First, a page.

Savings from cancelling rail electrification between Cardiff and Swansea should be spent on Welsh transport improvements, MPs have said.
The Welsh Affairs Committee report says UK ministers have saved "at least £430m" by ditching the plans.
Committee chairman David Davies said "watered down" proposals had soured the introduction of the new trains.
The Department for Transport (DfT) said it had invested significantly on the rail network.
Bi-modal trains are now used on the route and are able to run on electric from London to Cardiff, then be powered by diesel beyond that point, after electrification beyond the Welsh capital was cancelled last July.
Referring to Welsh Government figures, the report says just 1.5% of the money UK ministers have spent on rail improvements has gone to Wales in recent years.
The report argues: "There is clearly a case for Wales, with approximately 5% of the UK population, to receive a greater share of spending on rail.
"While figures vary, it is undeniable that the government has saved at least £430m by not electrifying the line between Cardiff and Swansea.
"In our view, there is a strong case for using this money for cost-effective transport projects in Wales."
"The money saved must be spent here in Wales."
The report calls on UK ministers to "engage closely with the Welsh Government to identify and scope out cost-effective transport projects on which the money saved from the cancellation of electrification could be spent".
The report says rail investment concerns were "brought home to us" by the recent announcement by Virgin Media that it was cutting 800 jobs in Swansea by closing a call centre and centralising operations in Manchester.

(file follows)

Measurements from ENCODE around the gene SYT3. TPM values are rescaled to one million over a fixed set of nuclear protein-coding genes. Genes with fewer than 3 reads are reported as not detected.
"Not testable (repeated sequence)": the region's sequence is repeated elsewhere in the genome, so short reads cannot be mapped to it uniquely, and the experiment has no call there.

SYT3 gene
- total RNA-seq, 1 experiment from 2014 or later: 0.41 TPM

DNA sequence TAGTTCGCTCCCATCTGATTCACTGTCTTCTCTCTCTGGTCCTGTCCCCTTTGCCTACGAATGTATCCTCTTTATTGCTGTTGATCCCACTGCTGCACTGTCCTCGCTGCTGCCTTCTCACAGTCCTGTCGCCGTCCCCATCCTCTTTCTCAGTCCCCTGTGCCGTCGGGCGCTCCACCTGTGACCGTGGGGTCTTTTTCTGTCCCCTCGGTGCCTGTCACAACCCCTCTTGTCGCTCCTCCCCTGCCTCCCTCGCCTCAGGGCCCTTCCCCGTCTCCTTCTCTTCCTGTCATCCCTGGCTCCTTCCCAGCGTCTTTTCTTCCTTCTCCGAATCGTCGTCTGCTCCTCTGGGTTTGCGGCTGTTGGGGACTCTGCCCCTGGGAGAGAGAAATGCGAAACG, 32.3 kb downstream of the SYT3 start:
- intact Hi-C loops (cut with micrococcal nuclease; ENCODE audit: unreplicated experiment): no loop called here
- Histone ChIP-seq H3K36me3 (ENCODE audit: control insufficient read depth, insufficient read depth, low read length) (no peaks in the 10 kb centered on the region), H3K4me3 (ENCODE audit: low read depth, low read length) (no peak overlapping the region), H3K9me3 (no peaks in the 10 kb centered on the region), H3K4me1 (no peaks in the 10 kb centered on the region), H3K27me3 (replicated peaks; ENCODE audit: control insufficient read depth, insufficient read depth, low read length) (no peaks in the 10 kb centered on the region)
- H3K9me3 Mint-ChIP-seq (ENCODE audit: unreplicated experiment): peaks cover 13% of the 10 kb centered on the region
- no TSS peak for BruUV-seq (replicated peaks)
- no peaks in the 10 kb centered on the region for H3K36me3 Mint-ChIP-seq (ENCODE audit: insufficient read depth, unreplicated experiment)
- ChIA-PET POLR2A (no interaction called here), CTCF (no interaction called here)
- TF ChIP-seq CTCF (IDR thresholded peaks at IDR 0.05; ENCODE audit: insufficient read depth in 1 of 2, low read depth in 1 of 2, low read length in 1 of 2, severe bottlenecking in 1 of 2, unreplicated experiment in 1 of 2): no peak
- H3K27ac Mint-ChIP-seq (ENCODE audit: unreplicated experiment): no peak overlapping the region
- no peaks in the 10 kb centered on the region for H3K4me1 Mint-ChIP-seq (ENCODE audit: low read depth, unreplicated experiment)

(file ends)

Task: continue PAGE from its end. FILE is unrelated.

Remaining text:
Mr Davies added: "When HS2 will see the journey time from Manchester to London slashed to only one hour eight minutes, while Swansea to London will be two hours, 45 minutes, it comes as no surprise."
The MPs say they want assurances new processes will prevent a repeat of what they call the "Great Western Programme failures", that led up to the electrification U-turn, calling on ministers to review the effectiveness of rail investment procedures within 12 months.
The report also calls on UK and Welsh ministers to work with Network Rail to "explore the viability" of straightening the track between Cardiff and Swansea to allow trains to run at faster speeds, which could strengthen the case for electrification.
Swansea West Labour MP Geraint Davies, who sits on the committee, said: "We are desperately underfunded. We need to invest to build demand and to build a more prosperous system for the future."
Liz Saville Roberts, a Plaid Cymru member of the committee, added: "Having to rely on Westminster to upgrade our railways on our behalf clearly isn't working.
"Despite the clear need for investment in Wales, Welsh taxpayers' money is being used to fund England-only project like HS2 and Crossrail at the expense of our own railway infrastructure."
The DfT said it had invested in the "most significant upgrade" of the the rail network since Victorian times.
"Thanks to this investment passengers travelling to South Wales on the Great Western Mainline are already benefitting from modern faster trains with more space and better facilities like wi-fi," a spokesman added.
"We will respond to the report in due course."